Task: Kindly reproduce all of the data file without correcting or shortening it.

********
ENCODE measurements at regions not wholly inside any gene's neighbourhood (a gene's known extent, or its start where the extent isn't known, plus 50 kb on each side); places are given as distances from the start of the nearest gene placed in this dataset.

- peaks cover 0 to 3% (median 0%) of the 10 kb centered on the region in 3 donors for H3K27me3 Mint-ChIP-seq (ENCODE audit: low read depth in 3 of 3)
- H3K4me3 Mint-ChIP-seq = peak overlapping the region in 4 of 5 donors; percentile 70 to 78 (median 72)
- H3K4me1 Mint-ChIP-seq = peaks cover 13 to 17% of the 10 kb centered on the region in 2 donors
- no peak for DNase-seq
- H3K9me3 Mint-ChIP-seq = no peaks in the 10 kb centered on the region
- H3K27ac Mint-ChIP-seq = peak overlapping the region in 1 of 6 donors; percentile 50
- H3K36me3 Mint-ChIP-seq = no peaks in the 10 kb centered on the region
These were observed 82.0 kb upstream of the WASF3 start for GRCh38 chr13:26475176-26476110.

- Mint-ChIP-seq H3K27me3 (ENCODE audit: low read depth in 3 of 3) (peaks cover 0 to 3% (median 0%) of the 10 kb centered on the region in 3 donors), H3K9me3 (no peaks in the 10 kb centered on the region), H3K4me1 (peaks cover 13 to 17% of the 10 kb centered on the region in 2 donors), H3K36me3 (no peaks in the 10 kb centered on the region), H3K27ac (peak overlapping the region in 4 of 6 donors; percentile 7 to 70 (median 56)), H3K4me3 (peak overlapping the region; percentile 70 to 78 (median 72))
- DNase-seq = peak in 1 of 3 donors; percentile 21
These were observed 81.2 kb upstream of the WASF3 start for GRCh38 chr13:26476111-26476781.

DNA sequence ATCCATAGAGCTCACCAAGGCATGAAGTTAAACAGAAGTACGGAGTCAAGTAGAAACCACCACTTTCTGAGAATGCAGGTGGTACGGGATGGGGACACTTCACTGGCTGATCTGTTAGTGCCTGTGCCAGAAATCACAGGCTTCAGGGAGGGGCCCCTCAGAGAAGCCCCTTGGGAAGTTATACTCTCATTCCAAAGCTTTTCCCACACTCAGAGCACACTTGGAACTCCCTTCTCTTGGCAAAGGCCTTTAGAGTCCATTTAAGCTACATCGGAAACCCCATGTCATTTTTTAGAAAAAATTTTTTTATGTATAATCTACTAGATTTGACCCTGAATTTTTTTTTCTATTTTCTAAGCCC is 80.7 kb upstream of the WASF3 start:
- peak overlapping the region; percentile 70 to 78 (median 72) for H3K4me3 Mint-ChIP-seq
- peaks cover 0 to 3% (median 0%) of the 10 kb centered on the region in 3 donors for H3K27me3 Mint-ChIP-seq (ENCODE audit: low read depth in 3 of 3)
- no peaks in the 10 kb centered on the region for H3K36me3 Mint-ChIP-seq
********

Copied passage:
ENCODE measurements at regions not wholly inside any gene's neighbourhood (a gene's known extent, or its start where the extent isn't known, plus 50 kb on each side); places are given as distances from the start of the nearest gene placed in this dataset.

- peaks cover 0 to 3% (median 0%) of the 10 kb centered on the region in 3 donors for H3K27me3 Mint-ChIP-seq (ENCODE audit: low read depth in 3 of 3)
- H3K4me3 Mint-ChIP-seq = peak overlapping the region in 4 of 5 donors; percentile 70 to 78 (median 72)
- H3K4me1 Mint-ChIP-seq = peaks cover 13 to 17% of the 10 kb centered on the region in 2 donors
- no peak for DNase-seq
- H3K9me3 Mint-ChIP-seq = no peaks in the 10 kb centered on the region
- H3K27ac Mint-ChIP-seq = peak overlapping the region in 1 of 6 donors; percentile 50
- H3K36me3 Mint-ChIP-seq = no peaks in the 10 kb centered on the region
These were observed 82.0 kb upstream of the WASF3 start for GRCh38 chr13:26475176-26476110.

- Mint-ChIP-seq H3K27me3 (ENCODE audit: low read depth in 3 of 3) (peaks cover 0 to 3% (median 0%) of the 10 kb centered on the region in 3 donors), H3K9me3 (no peaks in the 10 kb centered on the region), H3K4me1 (peaks cover 13 to 17% of the 10 kb centered on the region in 2 donors), H3K36me3 (no peaks in the 10 kb centered on the region), H3K27ac (peak overlapping the region in 4 of 6 donors; percentile 7 to 70 (median 56)), H3K4me3 (peak overlapping the region; percentile 70 to 78 (median 72))
- DNase-seq = peak in 1 of 3 donors; percentile 21
These were observed 81.2 kb upstream of the WASF3 start for GRCh38 chr13:26476111-26476781.

DNA sequence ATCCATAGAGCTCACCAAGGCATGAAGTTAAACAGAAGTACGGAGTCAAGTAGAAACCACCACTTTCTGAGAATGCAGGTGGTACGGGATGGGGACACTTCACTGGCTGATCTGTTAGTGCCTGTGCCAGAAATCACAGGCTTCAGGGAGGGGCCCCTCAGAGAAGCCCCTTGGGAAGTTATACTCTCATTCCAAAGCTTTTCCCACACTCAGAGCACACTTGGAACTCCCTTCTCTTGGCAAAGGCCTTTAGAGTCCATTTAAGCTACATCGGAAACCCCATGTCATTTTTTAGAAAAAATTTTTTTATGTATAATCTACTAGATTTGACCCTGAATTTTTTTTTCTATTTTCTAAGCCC is 80.7 kb upstream of the WASF3 start:
- peak overlapping the region; percentile 70 to 78 (median 72) for H3K4me3 Mint-ChIP-seq
- peaks cover 0 to 3% (median 0%) of the 10 kb centered on the region in 3 donors for H3K27me3 Mint-ChIP-seq (ENCODE audit: low read depth in 3 of 3)
- no peaks in the 10 kb centered on the region for H3K36me3 Mint-ChIP-seq